The easy money has been made in European convertible bonds — but that doesn’t spell an end to investor demand for bonds that turn into shares. Companies capable of concocting attractive convertible bond issues are in sweet spot right now.
Sales of convertible bonds in Europe more than doubled to Euro 17.7 billion last year, according to Barclays. Two very different deals this week underline how favourable conditions are.
ArcelorMittal’s $2.25-billon (Euro 1.7 billion) mandatory convertible is only the second such deal in as many years, after Volkswagen reopened the market in November. Mandatory convertible bonds automatically turn into shares in the issuer after a set period, with investors receiving a high coupon in the meantime to compensate for the forced conversion. Rating agencies treat mandatories as equity from the get go, even before conversion. For Arcelor, the deal will help cut debt, but defers shareholder dilution.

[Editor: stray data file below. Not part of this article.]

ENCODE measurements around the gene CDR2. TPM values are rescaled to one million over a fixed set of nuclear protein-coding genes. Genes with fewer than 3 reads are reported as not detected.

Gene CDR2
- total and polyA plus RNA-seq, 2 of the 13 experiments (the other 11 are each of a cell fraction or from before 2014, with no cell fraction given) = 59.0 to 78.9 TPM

As demand for higher-yielding assets has grown, so the cost of issuing mandatory convertibles has fallen by about one percentage point in annual interest terms, according to one banker, making them even more attractive to issuers. Arcelor was able to raise $500 million more than planned.
Demand is such that even issuers from peripheral economies can easily get deals away. Spanish engineering group Abengoa sold a conventional Euro 400-million convertible, giving investors an option rather than an obligation to convert into shares at a set price. Investors placed over Euro 1 billion. The deal was originally only expected to be Euro 250 million.
Why the clamour? A sell-off in 2011 left convertible bonds trading at a level that underpriced the value of the embedded option to convert into equity. But a subsequent rally means European convertibles are no longer cheap from that perspective. So, while convertibles returned about 16 per cent last year, a more pedestrian mid-to-high single-digit returns in 2013 is likely this year, according to one investor.
Still, demand should hold firm. Investors seeking yield have few alternatives. Some may be forced buyers, as a slug of bonds issued by highly-rated companies is set to mature this year. A rising stock market also clearly helps. Issuers have the upper hand — they should exploit it while they can.